SIP 101 – What’s it for?
SIP is a term that has lost its true technical meaning in the hands of many non-technical writers. Most of the time, this doesn’t matter. Who cares if someone says “SIP carries voice” in the same way that someone talking about the iconic sight on the London skyline, “Big Ben”, intends to reference the clock tower and not the bell. Be still, learned scholars; we know what they meant!
However, I felt it might be helpful to empower the non-technical among us by demystifying some of the technical terms and uncover their true meanings.
Let’s take the biggest offender first – Session Initiation Protocol or SIP for short.
This term, often referred to as SIP Trunking, is sometimes used quite generically to refer to the transmission of voice communication over IP-based networks (like the Internet) or VoIP. VoIP, however, should be used as the more generic, non-technical term because SIP is something quite specific.
The clue is in its full name. SIP can be considered a set of instructions two parties exchange to route (find a path between the parties) and maintain communication. It’s often called signalling, which negotiates how the audio or video data will be communicated, rather than the stream itself.
Those who know me appreciate that I love analogies. I’ve always used one for SIP that is even more topical in our geopolitically fractious world – the international meeting. Let’s consider two trade delegations from different countries, each with its distinct language and cultural traditions.
They agree on a protocol so that communication can be as successful as possible. The parties might set rules such as the language and currencies used, the number of participants from each state, dress code, food and drink served, and even what NOT to mention. This most of what SIP does, rules are negotiated and agreed to set a clear path for audio (or video) transmission. Much like the diplomatic analogy, where the negotiation protocol is separate from the actual content of the discussion.
Unlike the world of international politics, this is done in fractions of a second and unnoticed by the user, so the conflation of SIP, VoIP, RTP, Media and other terms is perhaps excusable. To help clear up some of the confusion, I’ve provided some of those definitions below.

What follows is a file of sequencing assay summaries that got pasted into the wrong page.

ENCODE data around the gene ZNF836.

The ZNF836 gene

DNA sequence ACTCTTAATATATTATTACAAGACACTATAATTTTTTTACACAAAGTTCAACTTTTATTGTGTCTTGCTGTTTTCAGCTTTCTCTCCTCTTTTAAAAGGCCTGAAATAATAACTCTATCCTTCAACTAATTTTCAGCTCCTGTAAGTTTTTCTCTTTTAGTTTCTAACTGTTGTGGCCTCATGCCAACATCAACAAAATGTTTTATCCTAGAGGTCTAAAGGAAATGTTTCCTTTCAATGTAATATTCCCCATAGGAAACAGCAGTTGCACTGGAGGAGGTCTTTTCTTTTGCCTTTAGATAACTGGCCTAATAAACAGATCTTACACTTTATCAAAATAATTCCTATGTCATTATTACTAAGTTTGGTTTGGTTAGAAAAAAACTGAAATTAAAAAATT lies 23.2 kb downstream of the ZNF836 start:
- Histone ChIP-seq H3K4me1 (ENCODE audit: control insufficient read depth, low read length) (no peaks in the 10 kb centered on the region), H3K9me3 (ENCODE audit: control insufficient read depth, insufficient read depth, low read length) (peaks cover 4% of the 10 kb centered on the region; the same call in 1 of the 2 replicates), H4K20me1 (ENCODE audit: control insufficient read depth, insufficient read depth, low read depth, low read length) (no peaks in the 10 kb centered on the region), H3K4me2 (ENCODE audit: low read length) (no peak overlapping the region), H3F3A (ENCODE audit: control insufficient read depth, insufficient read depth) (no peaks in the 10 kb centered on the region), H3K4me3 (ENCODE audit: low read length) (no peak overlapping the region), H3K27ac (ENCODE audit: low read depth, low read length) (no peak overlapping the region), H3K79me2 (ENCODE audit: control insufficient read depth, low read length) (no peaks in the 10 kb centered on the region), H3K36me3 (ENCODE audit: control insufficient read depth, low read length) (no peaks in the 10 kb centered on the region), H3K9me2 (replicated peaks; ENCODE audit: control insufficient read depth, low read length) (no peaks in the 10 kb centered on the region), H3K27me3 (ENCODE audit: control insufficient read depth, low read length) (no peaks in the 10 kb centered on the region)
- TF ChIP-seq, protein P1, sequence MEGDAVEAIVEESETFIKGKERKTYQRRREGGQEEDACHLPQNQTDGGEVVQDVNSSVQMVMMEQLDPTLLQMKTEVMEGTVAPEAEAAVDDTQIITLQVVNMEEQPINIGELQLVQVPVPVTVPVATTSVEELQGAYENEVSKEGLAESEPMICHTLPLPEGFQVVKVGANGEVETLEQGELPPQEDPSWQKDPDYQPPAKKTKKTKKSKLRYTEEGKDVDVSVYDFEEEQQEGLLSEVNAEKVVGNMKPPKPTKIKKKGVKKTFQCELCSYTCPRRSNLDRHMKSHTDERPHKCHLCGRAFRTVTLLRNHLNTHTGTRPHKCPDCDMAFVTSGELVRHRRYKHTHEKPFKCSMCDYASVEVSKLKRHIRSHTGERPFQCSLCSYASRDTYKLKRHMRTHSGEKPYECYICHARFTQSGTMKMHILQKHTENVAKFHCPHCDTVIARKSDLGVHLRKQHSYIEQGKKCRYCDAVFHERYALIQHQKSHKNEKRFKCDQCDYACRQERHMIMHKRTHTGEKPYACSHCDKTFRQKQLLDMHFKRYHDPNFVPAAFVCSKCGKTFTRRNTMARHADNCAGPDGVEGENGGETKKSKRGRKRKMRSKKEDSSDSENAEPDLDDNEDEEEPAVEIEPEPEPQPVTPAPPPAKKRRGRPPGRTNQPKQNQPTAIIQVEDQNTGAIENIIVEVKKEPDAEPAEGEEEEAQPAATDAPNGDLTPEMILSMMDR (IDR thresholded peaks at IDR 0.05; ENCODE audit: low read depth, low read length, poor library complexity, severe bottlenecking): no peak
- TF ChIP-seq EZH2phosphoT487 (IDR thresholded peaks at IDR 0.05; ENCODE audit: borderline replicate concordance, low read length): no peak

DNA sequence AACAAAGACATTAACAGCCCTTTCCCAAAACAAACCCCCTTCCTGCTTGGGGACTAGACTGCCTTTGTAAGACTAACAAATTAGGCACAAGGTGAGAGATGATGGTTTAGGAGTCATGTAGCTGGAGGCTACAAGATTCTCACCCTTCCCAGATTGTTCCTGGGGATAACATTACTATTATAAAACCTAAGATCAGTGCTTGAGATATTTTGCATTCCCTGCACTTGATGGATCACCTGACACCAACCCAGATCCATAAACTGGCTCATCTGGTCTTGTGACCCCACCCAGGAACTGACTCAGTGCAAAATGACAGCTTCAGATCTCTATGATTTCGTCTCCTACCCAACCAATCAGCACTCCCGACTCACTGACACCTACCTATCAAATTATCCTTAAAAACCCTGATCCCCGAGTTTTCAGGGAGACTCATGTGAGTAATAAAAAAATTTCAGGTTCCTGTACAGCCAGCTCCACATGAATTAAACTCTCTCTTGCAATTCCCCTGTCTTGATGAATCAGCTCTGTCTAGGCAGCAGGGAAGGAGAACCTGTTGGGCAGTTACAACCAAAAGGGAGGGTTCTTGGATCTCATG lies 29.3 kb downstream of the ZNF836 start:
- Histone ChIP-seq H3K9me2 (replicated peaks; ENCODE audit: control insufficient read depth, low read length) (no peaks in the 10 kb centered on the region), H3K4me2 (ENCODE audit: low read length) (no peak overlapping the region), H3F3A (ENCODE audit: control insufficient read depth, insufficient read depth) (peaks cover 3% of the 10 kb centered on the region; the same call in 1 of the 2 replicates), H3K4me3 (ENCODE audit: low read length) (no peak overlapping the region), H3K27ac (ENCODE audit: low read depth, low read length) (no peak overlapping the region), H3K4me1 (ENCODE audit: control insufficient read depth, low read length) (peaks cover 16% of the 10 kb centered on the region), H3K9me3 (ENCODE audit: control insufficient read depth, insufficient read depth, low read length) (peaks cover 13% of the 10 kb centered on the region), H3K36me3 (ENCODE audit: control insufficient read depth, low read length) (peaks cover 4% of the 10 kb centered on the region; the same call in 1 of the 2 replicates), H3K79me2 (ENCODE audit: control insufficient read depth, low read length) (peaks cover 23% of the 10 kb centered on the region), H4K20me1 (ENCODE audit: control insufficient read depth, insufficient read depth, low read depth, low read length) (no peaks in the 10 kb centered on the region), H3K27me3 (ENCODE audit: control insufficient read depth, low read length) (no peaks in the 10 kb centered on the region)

This is a hangover from the old world of telecoms, where “trunk” referred to a bundle of phone lines used by a PBX (more on that later) or collection of telephones shared with its users. Today, a “SIP Trunk” is often bought when connecting a PBX to a VoIP provider to replace traditional ISDN or Analogue lines. It usually allows several “channels”, which are the total number of concurrent calls allowed to take place between the PBX and the outside world.
SIP URI (Session Initiation Protocol Uniform Resource Identifier)
Much like in the traditional world of telephony, where you have a telephone number that identifies another person or service you want to call, the SIP URI is an identifier that allows one user to contact another. You can think of it as a bit like a “SIP phone number”. It often looks a bit like an email address (firstname.lastname@example.org). Those with skills and control over their IT systems often make their SIP URI, and Email address appear to be the same, although they do very different jobs.
From a typical user perspective, this is an endpoint on a network, that is to say, usually a physical or sometimes software-based phone that sends and receives SIP messages. There are two potential functions of a “User Agent”. Firstly, the UAC (User Agent Client) sends SIP requests, such as a request to accept a call. Secondly, the UAS (User Agent Server) receives such requests and returns a reply, often accepting, rejecting, or setting parameters for a call.
When parties agree to participate in a VoIP call, they set parameters for the call, such as quality, source and destination IDs or any restrictions. These attributes are usually maintained for the following call unless updated by either side. The information about call parameters is retained as a session; that is, an agreement about a set of attributes held over some time (a call).